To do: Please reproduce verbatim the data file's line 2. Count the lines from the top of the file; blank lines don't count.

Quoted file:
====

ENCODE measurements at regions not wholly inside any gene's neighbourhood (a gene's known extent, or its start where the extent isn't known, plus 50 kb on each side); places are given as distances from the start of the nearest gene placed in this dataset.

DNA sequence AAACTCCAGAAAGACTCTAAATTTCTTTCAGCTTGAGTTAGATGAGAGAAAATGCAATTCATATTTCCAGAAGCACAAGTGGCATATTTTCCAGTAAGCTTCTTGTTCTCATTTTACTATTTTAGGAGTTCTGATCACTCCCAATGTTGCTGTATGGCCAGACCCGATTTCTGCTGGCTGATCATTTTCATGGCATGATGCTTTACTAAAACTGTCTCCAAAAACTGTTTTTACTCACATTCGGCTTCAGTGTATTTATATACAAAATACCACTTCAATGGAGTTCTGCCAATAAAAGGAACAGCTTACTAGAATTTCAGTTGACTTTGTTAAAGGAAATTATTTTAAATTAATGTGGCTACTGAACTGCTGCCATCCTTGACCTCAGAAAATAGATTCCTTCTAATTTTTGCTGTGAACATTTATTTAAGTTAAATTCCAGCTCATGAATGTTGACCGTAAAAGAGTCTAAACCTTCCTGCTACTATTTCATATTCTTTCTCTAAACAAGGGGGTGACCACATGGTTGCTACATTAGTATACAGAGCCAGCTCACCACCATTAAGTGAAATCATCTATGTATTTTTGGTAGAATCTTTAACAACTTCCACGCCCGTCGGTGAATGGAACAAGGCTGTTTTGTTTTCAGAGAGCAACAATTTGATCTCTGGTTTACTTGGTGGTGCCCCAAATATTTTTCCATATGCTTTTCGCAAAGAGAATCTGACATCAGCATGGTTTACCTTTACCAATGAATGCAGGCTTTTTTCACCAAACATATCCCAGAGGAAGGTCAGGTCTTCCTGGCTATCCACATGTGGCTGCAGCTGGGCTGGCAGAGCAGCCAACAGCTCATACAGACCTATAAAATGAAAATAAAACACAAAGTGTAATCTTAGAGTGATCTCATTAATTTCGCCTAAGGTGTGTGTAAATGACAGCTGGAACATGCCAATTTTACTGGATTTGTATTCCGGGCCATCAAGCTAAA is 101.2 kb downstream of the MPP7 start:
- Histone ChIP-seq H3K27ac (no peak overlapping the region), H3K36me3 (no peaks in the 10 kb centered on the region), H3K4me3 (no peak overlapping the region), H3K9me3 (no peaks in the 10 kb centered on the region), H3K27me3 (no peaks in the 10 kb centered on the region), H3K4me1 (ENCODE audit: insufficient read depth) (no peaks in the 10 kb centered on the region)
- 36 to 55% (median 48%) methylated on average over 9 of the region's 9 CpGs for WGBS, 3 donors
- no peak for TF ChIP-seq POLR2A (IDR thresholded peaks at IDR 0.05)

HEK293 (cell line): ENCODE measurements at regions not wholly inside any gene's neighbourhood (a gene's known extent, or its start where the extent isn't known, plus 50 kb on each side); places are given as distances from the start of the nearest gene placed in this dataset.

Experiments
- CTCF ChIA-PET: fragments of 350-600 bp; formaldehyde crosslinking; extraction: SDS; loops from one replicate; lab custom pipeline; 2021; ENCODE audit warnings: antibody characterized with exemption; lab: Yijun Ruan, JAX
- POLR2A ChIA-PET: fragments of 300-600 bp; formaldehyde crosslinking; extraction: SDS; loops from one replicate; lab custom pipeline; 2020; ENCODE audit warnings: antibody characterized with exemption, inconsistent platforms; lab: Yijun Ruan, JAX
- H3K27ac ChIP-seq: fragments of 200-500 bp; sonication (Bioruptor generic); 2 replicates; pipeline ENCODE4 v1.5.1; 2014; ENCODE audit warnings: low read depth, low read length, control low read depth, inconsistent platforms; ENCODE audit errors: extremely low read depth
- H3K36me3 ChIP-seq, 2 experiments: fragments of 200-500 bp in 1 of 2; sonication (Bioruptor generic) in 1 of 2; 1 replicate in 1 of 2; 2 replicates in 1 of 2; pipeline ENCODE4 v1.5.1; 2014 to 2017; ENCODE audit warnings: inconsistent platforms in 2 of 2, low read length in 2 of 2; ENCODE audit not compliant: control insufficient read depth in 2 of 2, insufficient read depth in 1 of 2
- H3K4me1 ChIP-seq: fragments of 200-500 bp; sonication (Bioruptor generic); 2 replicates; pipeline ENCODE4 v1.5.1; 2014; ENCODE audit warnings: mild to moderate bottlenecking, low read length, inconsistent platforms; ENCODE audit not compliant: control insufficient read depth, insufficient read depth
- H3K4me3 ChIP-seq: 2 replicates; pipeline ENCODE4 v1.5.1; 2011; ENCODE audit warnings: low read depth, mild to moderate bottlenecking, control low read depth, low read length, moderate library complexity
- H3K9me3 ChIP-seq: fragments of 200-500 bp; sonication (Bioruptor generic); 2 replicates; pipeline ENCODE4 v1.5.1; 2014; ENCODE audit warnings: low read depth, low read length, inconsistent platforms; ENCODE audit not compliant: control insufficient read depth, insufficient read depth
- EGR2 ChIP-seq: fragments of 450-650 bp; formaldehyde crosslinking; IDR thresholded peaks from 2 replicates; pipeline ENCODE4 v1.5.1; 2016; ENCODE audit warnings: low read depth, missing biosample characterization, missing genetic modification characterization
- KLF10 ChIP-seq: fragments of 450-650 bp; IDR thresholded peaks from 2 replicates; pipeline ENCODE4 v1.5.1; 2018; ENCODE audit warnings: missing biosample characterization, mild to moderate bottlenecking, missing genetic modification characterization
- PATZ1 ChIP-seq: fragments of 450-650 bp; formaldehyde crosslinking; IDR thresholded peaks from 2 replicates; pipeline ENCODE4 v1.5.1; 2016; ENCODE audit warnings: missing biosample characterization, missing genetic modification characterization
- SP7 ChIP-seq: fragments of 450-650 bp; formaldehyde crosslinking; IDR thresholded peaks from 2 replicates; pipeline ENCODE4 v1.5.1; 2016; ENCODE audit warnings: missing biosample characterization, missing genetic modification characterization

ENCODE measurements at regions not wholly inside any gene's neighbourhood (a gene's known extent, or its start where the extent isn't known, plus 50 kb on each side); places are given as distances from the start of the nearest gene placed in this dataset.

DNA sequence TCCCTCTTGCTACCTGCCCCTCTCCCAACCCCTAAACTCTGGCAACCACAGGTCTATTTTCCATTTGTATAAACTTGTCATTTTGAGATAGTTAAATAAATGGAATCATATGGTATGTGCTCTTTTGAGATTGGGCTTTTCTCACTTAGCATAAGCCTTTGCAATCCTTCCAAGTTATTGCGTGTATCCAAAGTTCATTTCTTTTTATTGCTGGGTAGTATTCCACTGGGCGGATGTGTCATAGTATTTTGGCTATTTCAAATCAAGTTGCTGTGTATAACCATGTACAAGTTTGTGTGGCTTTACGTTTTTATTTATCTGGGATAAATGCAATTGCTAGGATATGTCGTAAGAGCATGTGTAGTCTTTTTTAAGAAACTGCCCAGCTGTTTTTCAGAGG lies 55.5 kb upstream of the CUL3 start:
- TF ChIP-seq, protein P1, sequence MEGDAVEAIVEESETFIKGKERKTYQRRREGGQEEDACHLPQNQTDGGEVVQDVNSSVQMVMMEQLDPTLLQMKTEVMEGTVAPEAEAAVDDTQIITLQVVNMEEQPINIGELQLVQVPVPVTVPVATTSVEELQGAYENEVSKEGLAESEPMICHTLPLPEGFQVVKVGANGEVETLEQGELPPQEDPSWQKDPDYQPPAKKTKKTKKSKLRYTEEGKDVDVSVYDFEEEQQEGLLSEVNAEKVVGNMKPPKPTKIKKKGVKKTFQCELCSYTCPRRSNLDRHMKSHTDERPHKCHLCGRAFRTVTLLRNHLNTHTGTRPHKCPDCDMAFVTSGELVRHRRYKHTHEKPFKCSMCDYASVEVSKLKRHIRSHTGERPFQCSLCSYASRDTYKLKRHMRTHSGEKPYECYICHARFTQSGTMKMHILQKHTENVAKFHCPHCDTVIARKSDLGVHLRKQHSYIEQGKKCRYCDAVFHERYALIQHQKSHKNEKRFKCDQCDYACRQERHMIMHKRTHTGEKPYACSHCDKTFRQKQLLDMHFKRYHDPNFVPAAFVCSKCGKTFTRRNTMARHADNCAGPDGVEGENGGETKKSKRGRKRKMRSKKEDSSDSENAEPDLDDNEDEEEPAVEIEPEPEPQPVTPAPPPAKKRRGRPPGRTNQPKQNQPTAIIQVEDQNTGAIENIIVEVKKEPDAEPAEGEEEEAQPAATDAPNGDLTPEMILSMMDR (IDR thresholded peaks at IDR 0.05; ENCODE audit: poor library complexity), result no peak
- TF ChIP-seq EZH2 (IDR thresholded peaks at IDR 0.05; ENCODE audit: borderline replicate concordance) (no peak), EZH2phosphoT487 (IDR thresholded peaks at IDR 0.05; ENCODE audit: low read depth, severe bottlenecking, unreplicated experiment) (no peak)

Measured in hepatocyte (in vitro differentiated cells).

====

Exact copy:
DNA sequence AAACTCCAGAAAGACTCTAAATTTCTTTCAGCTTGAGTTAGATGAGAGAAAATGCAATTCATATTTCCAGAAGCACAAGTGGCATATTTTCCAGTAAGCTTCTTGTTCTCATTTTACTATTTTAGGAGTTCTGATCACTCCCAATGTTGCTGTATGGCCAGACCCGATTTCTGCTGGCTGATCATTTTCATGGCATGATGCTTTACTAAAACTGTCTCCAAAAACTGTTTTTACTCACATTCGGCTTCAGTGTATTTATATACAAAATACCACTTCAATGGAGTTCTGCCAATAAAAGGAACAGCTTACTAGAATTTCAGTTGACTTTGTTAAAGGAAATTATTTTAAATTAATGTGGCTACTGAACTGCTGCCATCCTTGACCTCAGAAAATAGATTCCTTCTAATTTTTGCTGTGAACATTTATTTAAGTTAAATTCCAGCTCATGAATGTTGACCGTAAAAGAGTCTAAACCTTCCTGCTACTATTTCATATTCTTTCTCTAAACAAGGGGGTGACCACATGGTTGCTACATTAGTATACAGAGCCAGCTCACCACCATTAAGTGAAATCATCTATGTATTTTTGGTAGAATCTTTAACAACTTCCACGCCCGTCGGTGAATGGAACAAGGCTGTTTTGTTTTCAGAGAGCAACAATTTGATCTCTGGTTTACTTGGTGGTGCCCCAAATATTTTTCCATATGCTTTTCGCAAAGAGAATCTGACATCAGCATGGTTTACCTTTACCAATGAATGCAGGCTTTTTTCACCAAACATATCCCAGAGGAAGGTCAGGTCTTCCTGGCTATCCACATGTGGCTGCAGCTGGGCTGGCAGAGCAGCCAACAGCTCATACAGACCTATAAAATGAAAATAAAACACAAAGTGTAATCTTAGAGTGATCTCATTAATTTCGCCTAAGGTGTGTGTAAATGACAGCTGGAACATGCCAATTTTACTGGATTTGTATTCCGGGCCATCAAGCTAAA is 101.2 kb downstream of the MPP7 start: